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visits member for 4 years, 6 months
seen 10 hours ago

Started programming on a ZX spectrum in the 80's and have moved through Assembly, Turbo Pascal, C++, C#, Fortran. My main area of focus is engineering and scientific computing like numerical methods and 3D graphics.


10h
comment Maximum angle for highway lane change
All season tires will have lower coefficient of friction compared to performance (summer) tires. A minimum of 0.85 can be assumed for most tires.
22h
comment Yaw angle calculation for a two-wheeled inverted pendulum
Hi @JJT. You can use math formatting by enclosing your expressions in $...$. See physics.stackexchange.com/help/notation. It will make your post much more readable.
22h
comment Is rotational motion relative to space?
Is there an experiment we can do to confirm we are rotating about in the milky way? The bulk of matter around is on the milky way and Mach's principle may mean it would be very difficult to measure such rotation.
22h
comment Is rotational motion relative to space?
Related What if the universe is rotating as a whole?
1d
comment Moving Around Space Without Propellant
If it is free floating how is the outer ring not moving? It will move with everything else.
2d
comment Resultant forces on system of particle is zero , we can have?
If you have a pure torque (two separated equal and opposite forces) then angular momentum (and hence energy) is not constant.
2d
comment Friction on a body
Sometimes you must. Try sliding a pot over a hot ceramic stove and you see that the heat creates a low pressure area under the pot making it stick (i.e. increasing friction).
2d
comment Area Moment of Inertia about y axis of i Beam
Except the $(b\tau)(.5h_1+.5\tau)$ term of the op isn't needed.
2d
comment Area Moment of Inertia about y axis of i Beam
For $I_y$ all distances to centroids are zero since you can split this shape up to three rectangles. Top, middle and bottom. All three have centroids along the y axis.
2d
comment Calculating the Precession
"Precession" is not a force (as shown above), but a torque. Actually it is neither as precession is a change in orientation about the first euler angle. Precession, Nutation, Spin being the three euler angles.
2d
comment In which direction does mud fly off a moving bike's tire & why?
@CarlWitthoft the acceleration vector is $$\begin{bmatrix} \dot{v}_x \\ \dot{v}_y \end{bmatrix} = \begin{bmatrix} -\frac{v^2}{r}\sin\theta+\dot{v} (1-\cos\theta) \\ \frac{v^2}{r}\cos\theta-\dot{v} \sin\theta \end{bmatrix}$$ Take the magnitude and see that is is constant when the bike is not accelerating $\dot{v}=0$, with $\| a \| = \frac{v^2}{r}$.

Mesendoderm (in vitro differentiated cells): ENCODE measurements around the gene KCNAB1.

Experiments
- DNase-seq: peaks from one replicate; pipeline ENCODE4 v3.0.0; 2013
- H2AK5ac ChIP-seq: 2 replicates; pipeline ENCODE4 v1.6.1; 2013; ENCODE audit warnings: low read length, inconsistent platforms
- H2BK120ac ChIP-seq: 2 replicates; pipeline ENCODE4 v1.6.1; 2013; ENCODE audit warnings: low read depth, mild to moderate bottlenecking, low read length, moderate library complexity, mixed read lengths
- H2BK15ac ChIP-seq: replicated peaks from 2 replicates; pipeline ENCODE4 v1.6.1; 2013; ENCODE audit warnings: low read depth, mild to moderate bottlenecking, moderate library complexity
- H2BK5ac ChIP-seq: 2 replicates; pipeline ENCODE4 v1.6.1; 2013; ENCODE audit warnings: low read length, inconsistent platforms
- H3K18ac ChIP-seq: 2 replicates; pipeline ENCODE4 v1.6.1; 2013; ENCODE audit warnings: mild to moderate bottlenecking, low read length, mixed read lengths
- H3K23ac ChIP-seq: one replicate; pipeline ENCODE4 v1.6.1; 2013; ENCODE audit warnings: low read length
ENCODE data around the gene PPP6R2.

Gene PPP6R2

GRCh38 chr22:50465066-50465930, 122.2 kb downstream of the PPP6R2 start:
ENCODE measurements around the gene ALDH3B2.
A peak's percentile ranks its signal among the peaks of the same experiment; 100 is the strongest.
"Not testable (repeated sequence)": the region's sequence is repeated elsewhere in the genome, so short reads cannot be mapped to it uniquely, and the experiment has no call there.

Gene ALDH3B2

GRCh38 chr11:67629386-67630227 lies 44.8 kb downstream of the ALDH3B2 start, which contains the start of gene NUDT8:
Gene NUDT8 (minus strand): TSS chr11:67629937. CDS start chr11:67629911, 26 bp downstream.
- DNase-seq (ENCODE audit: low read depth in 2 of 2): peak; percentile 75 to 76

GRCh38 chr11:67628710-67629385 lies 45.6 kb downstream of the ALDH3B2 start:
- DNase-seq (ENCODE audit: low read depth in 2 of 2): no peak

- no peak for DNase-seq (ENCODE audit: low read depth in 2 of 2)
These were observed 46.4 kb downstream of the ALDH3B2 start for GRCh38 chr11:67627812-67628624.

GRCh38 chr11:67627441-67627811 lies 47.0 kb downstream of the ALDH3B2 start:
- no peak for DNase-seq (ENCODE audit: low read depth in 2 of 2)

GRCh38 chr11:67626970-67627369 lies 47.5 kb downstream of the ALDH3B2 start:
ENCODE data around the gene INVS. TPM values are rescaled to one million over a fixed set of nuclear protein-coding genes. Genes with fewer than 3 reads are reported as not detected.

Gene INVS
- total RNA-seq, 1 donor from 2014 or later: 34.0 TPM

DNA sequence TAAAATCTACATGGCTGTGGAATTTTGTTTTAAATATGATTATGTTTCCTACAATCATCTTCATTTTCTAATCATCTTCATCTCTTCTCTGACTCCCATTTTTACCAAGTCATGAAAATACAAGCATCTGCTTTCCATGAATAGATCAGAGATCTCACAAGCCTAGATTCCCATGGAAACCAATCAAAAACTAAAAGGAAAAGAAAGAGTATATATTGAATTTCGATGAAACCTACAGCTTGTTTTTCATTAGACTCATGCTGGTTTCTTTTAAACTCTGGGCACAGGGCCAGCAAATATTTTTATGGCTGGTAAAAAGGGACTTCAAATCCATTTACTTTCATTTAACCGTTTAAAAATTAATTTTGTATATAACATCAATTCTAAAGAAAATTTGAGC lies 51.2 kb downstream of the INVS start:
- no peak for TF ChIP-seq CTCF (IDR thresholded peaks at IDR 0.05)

2d
comment In which direction does mud fly off a moving bike's tire & why?
You are confusing the fact that the mud that is most likely to come off (loose mud) will come off first, and the mud that is embedded in the treads will stay stuck for far longer. The riders jersey is there catch only the mud from that location. Mud flung from the top will not land on the rider.
May
18
comment How can I relate linear and angular motion using a single formula?
Actually the op doesn't want a ratio of velocities. The op wants a single (fundamental) equation relating linear and angular quantities.
May
18
comment How can I relate linear and angular motion using a single formula?
You suppose. I still don't know, velocity at which point? Is the velocity of the force application point important to the op? Is the center of rotation point important to the op. If you have a particular situation you have doubts about you can ask your own question so that others have a chance or respond. Note that you shouldn't ask a "Check my work" question, rather you should ask a "How do I approach this situation/concept".
May
17
comment How can I relate linear and angular motion using a single formula?
Are you looking at the same thing exactly? The op question was not clear of what ratio was requested.
May
15
comment Solve $a(t) = g - \beta v(t)$ for $t$
Yes, you direct integration. See answer below:
May
13
comment Is tension always constant throughout a rope of mass in equilibrium?
Is there a fulcrum in the middle of the stick? Maybe a sketch can help clarify things.
May
13
comment Angular momentum with respect to the centre of mass
$I_{cm}$ is the mass moment of inertia tensor. It is defined as $$I_{cm} = \begin{pmatrix} I_{xx} & I_{xy} & I_{xz} \\ I_{xy} & I_{yy} & I_{yz} \\ I_{xz} & I_{yz} & I_{zz} \end{pmatrix}$$ (See farside.ph.utexas.edu/teaching/336k/Newtonhtml/node64.html). It contains the components of inertia for each axis in the diagonal, and cross terms on the off diagonal. As the body rotates (with a 3×3 rotation matrix $E$) the components of $I_{cm}$ change also. This is done with $$I_{cm} = E I_{\rm body} E^\top$$.
May
12
comment Angular momentum with respect to the centre of mass
And Derivation of Newton-Euler equations of motion
May
12
comment Angular momentum with respect to the centre of mass
Related Deriving $\vec{T} = \bar{I} \vec{\alpha} + \vec{\omega} \times \bar{I} \vec{\omega}$